But let us overlook the supposed naffness of a sweet potato curry and remind ourselves, with this very dish, that it’s an ingredient that shines brightest when you mix it with a load of spice, lends a sauce thickness without having to shit on any healthiness with cream and butter, and goes a very long way in small quantities. There’s just one medium sized sweet potato in the above dish (and not masses else, as you’ll see), and it fed six, easy.

I decided the sweetness of this particular potato would work nicely with earthy South Indian spices since they sit so well with easily-sickly coconut. Speaking of which, there’s a bit of that in there too, but diluted so as not to get a creamy sauce. Used sparingly, and with a can of tomatoes the partially cooked down sweet potato as the main sauce base, you get a nice hint of its flavour without any overwhelming richness.

One of the best curries I’ve ever eaten was a beetroot pachardi at Peckham’s South Indian gem, Ganapati, so since I was looking that way for spices, I threw a chopped beet in too. Holding its shape even after a long cook, it added a necessary amount of bite where some of the sweet potato had broken down, and look at the lovely colour it gives! Maybe this is where all those restaurant with a 90s hangover are going wrong. Beetroots save all!

There’s a reasonably long list of spices here, so you could use a paste if you don’t have them (I’d recommend something mellow like tikka and boost it with fresh chilli and ginger), but I can’t advocate having a load of spices enough. Stored well they last ages, and having a good stock at all times means you’ll never have to eat dull food, even if all you’ve got in is an egg and a potato.

With a couple of birdeye chillies in the mix, this is a fairly hot curry, but palatable thanks to the sweet vegetables and a final drizzle of cooling yoghurt, but adjust to however you like it by using either less birdeye chilli, or a basic red one.

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Sea bream baked with summer lentils and brown shrimp butter sauce

June 10, 2014

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I don’t cook fish much, but I’m trying to keep myself out of restaurants for entirely boring financial reasons, so when I had a hankering for a fancy dinner of a maritime ilk the other day, it was making my own or nothing. But hey, me and my housemate ate this feast, which would easily have had a £17 price-tag if served to you under the light of exposed bulbs by some beardy type in a butchers apron and T-shirt with the sleeves rolled up, for a fraction of the price (£4 that fish!) with a nice bottle of wine, wearing lounge clothes. And we only had to change rooms to pass out on the sofa afterwards. You don’t get that in Soho. Well, mostly.

The fishmongers near where I live, F.C. Soper in Nunhead, since you ask, always has a great selection, for a reasonable price, so I went bananas and got a pot of brown shrimp as well as a couple of lovely fillets of sea bream. Not only because they made the dish seem all ~restaurantey, but because since I tried them served similarly, swimming in butter and herbs, I can’t get enough of the salty, slightly sour edge they offer the polite taste of a meaty white fish. In terms of what they bring to the table, I think they’re like capers with more bite, or crispy bits of bacon with more subtlety.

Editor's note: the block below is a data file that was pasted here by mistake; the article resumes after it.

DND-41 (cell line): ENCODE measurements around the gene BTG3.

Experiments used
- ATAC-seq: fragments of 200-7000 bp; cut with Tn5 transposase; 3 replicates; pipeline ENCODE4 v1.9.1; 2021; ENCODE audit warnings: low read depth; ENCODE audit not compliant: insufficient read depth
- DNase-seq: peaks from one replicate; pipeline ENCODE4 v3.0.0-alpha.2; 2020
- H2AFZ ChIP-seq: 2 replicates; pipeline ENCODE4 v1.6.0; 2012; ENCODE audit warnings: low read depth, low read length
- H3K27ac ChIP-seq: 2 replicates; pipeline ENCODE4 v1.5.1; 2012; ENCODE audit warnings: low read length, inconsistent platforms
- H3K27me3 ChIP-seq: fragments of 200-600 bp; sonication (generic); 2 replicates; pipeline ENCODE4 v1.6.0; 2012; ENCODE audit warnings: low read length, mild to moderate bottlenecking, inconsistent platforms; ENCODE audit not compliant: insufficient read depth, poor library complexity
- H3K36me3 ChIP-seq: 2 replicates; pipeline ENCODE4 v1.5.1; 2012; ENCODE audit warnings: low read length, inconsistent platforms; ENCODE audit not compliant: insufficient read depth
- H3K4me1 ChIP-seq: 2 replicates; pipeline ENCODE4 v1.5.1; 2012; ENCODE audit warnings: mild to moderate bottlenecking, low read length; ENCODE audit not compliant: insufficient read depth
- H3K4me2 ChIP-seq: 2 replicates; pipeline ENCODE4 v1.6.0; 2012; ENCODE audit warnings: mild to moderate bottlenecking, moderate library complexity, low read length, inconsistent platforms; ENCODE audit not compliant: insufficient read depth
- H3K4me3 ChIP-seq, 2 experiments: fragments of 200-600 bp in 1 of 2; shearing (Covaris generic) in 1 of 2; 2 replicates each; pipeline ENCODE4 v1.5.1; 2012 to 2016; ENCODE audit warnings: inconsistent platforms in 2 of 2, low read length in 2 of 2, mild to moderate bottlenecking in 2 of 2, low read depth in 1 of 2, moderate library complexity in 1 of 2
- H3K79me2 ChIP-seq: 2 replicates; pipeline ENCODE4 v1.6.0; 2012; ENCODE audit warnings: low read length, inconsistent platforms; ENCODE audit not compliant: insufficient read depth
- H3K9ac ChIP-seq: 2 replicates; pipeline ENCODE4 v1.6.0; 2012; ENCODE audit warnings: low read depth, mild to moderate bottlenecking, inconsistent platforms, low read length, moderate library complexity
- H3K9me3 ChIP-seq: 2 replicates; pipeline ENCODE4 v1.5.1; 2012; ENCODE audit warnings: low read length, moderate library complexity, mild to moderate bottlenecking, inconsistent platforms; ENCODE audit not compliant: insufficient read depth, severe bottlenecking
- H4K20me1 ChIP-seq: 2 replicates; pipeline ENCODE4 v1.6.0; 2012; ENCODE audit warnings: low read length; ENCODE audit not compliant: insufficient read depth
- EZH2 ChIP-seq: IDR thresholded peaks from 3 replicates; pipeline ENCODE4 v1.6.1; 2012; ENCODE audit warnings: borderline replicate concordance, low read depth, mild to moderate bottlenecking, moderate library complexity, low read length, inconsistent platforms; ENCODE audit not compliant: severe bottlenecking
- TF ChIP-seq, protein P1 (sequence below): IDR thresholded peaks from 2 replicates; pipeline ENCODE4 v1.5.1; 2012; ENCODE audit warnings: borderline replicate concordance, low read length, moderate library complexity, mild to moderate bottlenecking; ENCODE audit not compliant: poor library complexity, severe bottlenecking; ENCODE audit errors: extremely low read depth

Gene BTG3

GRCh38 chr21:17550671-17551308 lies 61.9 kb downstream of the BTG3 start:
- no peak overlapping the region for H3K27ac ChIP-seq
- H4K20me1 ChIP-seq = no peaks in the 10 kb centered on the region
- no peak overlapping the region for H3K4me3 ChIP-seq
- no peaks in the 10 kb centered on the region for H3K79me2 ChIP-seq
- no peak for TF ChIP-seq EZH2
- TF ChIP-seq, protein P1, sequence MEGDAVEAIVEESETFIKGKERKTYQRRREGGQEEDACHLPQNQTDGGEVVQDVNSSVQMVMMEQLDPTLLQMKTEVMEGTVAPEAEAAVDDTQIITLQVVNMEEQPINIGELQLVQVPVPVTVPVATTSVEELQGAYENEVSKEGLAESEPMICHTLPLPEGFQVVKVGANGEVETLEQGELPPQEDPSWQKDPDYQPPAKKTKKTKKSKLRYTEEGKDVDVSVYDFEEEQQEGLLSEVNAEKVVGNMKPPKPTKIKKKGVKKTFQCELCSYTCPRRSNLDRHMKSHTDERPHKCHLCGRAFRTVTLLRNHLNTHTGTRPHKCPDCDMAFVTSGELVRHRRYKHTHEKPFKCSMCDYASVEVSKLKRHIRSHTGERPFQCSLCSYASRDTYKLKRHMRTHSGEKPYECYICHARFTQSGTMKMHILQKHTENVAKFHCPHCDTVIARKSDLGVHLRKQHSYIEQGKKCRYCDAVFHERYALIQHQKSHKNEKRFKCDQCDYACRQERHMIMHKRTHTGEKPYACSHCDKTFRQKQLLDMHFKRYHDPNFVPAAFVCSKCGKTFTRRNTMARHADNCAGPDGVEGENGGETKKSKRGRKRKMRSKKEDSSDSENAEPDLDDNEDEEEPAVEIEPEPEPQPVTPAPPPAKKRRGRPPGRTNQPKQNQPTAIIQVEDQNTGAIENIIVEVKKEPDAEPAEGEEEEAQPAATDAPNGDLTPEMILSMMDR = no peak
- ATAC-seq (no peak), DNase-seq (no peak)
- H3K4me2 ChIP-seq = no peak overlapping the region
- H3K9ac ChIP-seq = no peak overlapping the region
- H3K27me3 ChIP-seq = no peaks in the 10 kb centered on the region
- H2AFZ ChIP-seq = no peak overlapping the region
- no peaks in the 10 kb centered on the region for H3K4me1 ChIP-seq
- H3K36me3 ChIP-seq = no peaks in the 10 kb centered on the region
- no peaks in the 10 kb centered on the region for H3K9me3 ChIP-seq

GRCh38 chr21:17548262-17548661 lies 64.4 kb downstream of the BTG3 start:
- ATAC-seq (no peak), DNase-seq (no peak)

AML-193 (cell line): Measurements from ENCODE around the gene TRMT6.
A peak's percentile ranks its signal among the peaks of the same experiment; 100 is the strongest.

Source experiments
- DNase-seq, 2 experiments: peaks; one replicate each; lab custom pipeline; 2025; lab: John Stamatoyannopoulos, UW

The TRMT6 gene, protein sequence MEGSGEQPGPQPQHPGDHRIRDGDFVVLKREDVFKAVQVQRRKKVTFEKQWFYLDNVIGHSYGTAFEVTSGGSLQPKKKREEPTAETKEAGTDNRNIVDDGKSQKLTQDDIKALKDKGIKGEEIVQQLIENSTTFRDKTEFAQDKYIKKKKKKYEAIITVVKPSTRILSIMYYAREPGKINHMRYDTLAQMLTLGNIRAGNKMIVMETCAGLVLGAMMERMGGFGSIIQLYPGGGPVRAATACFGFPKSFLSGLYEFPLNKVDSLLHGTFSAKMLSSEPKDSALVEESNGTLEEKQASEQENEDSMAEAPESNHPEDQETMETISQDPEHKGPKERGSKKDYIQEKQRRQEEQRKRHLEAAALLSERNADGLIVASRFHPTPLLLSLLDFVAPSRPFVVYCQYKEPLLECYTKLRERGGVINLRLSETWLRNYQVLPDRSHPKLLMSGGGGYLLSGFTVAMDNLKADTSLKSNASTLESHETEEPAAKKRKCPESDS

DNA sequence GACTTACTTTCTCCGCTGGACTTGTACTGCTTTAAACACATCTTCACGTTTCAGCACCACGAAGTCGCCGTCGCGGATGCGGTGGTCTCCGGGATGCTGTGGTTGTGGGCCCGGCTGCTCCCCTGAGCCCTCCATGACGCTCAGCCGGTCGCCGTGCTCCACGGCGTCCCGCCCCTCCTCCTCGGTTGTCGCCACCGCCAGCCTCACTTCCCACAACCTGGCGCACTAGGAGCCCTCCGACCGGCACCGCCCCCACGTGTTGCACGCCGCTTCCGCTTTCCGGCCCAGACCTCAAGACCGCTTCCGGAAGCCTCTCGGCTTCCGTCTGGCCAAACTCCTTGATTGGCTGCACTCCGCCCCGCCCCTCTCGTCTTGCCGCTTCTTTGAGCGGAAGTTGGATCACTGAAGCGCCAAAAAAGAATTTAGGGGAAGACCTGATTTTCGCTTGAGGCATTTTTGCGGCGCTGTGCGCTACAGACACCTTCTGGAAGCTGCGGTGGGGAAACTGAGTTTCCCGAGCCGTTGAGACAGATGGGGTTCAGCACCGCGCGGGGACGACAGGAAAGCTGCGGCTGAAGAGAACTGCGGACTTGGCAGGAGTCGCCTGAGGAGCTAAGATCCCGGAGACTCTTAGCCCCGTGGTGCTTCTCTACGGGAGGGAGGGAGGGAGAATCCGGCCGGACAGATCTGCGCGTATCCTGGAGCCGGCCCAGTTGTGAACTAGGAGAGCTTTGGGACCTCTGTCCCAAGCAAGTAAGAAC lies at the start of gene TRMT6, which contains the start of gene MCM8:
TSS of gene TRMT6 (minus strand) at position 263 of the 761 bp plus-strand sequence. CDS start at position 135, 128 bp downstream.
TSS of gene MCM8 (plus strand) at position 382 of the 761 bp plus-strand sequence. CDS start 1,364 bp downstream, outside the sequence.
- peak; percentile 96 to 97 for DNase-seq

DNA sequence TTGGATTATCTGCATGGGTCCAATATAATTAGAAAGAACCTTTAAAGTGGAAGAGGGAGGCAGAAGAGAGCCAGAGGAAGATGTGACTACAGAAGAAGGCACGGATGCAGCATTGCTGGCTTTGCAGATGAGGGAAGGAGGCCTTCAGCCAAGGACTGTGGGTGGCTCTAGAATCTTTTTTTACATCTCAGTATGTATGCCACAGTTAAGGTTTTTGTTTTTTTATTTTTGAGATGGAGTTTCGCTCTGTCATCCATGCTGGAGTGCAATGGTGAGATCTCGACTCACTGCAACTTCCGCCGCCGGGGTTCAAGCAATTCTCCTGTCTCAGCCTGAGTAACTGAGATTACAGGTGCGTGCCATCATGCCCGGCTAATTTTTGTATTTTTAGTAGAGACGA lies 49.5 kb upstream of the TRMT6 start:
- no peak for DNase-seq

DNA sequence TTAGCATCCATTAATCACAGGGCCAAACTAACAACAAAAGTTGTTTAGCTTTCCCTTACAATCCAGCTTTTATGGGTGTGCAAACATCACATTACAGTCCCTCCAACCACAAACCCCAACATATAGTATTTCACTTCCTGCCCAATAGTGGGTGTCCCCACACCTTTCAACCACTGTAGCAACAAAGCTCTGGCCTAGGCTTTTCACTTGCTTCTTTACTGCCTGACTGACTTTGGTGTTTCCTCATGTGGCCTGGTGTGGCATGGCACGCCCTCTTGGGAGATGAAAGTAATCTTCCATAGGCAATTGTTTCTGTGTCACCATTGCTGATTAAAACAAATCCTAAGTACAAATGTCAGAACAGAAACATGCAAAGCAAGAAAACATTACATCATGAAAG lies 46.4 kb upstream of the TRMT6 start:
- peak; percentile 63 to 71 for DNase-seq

Lentils are a great addition to a dish you want to beef out without just plonking a few potatoes on the side, and they don’t have to be wintery. Because this dish uses cooked lentils (I just had tinned, but you could use pre-boiled or leftover from another dish), the tomatoes and spinach don’t get long enough in the oven to really cook down so, the finished thing retains a nice freshness.

This would be great if you’ve got friends over, as you basically just wang it in the oven and then fry your shrimps, so the whole thing can be started and on the table within half an hour.

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Honey, oat and quinoa granola

May 26, 2014

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So I make my own granola now, yeah? Scoff all you want (I also live on the Dulwich-really side of Peckham and intend to eat said granola with trendy almond milk – put that in yer pipe and smoke it), but it’s actually for pretty boring, practical reasons. Like a wolf in organically bred sheep’s clothing, granola is one of those foods that purports to be healthy but is generally as sugary as a bowl of Ricicles – many a time have I turned up late for work after scrutinising every box of nice looking cereal in Whole Foods, only to discover that the second ingredient is invariably fructose, or glucose syrup. That’s just sugar by a fancier name, bros! I don’t like eggs or milk, and I’m weird about yoghurt in non savoury dishes, so I’ve generally ended up slinking back to my desk with a bowl of sugar-free muesli and rice milk in some attempt at filling myself up with something healthy, and man that’s a joyless bowl of food – it’s like hipster gruel with currants in.

MY BREAKFAST STRUGGLE – you still with me?